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U.S. Court of Appeals Strikes Down S.E.C.’s New Fee Disclosure Rule for Private Funds

June 5, 2024

On June 5, 2024, the U.S. Court of Appeals for the Fifth Circuit ruled to vacate the Securities and Exchange Commission’s (“SEC”) new rules that targeted private fund advisers (the “Rule”). The Rule, adopted by the SEC on August 23, 2023, requires hedge funds and private equity firms to detail quarterly fees and expenses to investors. The unanimous decision from the Fifth Circuit sided with a group of associations representing the private fund industry in ruling that the SEC exceeded its authority with the Rule.


The SEC stated at the time of adoption that the Rule was designed to increase investor transparency into the practices of advisers to private funds in which third parties invest. In addition to mandating fee disclosure, the Rule established new obligations for private fund managers, such as requiring private fund audits, ensuring equal treatment of all investors regardless of their investment size, and prohibiting firms from allowing certain preferred investors to cash out more easily than others. The SEC said the goal of the Rule was to bring more uniformity to the information private funds provide to investors. Many industry participants have objected to the Rule and argued that the Rule significantly, and unnecessarily, increases compliance obligations and costs of private fund advisers.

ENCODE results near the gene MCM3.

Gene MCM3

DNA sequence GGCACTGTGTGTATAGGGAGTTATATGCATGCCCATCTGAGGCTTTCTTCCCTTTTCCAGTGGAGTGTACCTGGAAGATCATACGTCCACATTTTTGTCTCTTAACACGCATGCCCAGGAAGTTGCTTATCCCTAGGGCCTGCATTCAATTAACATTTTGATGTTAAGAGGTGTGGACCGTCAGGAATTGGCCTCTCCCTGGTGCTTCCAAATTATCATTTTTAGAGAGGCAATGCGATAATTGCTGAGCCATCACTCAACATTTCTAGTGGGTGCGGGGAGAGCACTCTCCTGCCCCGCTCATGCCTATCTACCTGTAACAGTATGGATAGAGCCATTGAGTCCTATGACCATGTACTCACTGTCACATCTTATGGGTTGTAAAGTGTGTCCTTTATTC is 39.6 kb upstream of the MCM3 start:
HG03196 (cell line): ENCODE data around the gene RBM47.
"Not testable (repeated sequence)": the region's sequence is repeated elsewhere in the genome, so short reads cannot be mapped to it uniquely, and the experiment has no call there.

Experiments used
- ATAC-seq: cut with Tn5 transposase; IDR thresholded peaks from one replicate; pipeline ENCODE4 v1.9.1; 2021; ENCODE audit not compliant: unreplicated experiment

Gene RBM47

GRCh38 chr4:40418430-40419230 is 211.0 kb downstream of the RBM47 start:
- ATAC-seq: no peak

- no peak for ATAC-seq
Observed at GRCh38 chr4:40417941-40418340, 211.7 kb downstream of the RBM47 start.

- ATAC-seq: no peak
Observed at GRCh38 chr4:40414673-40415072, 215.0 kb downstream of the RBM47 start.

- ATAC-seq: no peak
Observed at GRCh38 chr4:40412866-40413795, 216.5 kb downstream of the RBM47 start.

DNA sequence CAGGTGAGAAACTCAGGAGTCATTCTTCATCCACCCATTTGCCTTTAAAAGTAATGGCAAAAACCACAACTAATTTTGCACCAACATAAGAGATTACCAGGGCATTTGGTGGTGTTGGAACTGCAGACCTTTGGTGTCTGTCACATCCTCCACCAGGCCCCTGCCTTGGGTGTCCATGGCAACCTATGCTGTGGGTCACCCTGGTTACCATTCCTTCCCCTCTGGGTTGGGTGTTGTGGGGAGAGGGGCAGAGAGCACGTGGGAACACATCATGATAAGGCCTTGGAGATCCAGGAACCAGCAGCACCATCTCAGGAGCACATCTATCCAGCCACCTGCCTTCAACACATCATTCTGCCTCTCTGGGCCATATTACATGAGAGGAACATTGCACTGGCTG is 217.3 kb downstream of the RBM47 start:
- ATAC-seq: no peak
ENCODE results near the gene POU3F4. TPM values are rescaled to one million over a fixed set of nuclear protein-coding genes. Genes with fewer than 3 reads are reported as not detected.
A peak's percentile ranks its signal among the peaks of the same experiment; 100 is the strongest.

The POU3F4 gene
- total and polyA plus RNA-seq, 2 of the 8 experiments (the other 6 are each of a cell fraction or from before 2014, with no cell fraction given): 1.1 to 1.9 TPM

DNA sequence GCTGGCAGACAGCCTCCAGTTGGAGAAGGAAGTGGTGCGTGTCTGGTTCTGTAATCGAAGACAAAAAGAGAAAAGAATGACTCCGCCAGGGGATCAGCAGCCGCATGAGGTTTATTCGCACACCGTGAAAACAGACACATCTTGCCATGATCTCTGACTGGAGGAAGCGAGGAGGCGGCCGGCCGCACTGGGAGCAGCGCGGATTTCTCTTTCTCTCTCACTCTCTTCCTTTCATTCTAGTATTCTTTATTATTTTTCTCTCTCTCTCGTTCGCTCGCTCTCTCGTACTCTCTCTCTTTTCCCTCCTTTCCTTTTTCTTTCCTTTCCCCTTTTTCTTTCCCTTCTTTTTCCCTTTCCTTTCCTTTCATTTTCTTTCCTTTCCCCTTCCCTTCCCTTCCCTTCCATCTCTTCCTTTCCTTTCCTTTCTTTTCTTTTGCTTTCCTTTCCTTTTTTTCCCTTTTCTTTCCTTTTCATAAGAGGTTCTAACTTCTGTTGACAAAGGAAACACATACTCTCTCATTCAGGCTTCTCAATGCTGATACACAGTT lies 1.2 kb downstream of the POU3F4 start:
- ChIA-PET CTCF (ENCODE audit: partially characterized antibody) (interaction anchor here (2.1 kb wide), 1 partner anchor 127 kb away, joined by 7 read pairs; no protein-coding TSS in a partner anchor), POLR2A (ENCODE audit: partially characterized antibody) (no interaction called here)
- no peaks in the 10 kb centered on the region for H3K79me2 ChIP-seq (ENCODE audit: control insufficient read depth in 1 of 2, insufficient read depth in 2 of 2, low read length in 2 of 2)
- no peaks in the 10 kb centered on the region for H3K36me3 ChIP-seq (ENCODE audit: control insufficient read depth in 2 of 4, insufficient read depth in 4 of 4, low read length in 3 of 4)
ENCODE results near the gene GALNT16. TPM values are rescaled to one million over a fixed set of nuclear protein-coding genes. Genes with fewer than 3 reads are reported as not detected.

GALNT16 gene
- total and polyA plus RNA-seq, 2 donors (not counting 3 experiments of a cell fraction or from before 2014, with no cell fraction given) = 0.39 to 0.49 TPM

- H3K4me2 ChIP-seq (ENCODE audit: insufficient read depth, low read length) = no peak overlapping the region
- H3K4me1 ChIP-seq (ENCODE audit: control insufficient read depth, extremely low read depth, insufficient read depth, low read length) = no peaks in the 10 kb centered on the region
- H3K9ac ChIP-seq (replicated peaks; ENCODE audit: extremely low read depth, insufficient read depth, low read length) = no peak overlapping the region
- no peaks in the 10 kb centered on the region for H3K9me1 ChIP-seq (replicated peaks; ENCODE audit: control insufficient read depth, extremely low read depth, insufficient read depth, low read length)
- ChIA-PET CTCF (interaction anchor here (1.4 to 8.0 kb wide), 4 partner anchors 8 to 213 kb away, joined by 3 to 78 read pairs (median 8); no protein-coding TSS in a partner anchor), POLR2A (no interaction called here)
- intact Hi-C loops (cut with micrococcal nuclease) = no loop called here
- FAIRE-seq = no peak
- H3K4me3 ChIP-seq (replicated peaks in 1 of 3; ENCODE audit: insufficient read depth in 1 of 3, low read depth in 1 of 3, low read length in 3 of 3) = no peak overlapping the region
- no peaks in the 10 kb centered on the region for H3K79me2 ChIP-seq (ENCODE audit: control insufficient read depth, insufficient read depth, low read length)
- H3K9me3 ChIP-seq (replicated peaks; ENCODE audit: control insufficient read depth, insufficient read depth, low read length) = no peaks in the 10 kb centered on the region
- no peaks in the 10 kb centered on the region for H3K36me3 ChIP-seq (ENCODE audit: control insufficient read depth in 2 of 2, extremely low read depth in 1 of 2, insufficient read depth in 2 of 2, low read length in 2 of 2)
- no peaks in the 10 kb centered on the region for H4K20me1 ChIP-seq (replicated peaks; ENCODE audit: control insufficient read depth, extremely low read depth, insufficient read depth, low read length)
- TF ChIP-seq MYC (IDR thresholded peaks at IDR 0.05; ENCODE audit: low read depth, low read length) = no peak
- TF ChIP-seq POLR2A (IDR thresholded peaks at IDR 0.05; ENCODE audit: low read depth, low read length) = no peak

The SEC had based its rulemaking authority on Section 206(4) and 211(h) of the Investment Advisers Act of 1940 (the “Advisers Act”). The Fifth Circuit found that Section 211(h) of the Advisers Act does not expand the SEC’s authority to regulate the relationships between private fund advisers, their private funds and the funds’ third-party investors to the extent cited by the SEC. In addition, the Fifth Circuit ruled that the SEC’s reliance on the anti-fraud provisions of Section 206(4) of the Advisers Act to adopt the Rule was “pretextual” and that the SEC had failed to articulate a “rational connection” between fraud and any part of the adopted Rule. The Fifth Circuit also rejected an argument from the SEC that the Rule was necessary because it would weed out fraud, ruling that the SEC is conflating a lack of disclosure with deception. For these reasons, the Fifth Circuit concluded that the SEC “exceeded its statutory authority in adopting” the Rule and that, because the adoption of the Rule was unauthorized in its entirety, “no part of it can stand.”  Accordingly, the Fifth Circuit fully vacated the Rule.


The Fifth Circuit’s ruling is a significant victory for private fund advisers and the private fund industry. In addition, the Fifth Circuit’s interpretation of the scope of Section 206(4) may have implications for other rulemaking adopted by the SEC in reliance on Section 206(4) in the past and may constrain the ability of the SEC to adopt certain regulatory measures in the future. 


The SEC said in a statement that it was reviewing the decision and would “determine next steps as appropriate.” It remains to be seen whether the SEC will petition for a rehearing by the Fifth Circuit or appeal to the U.S. Supreme Court.

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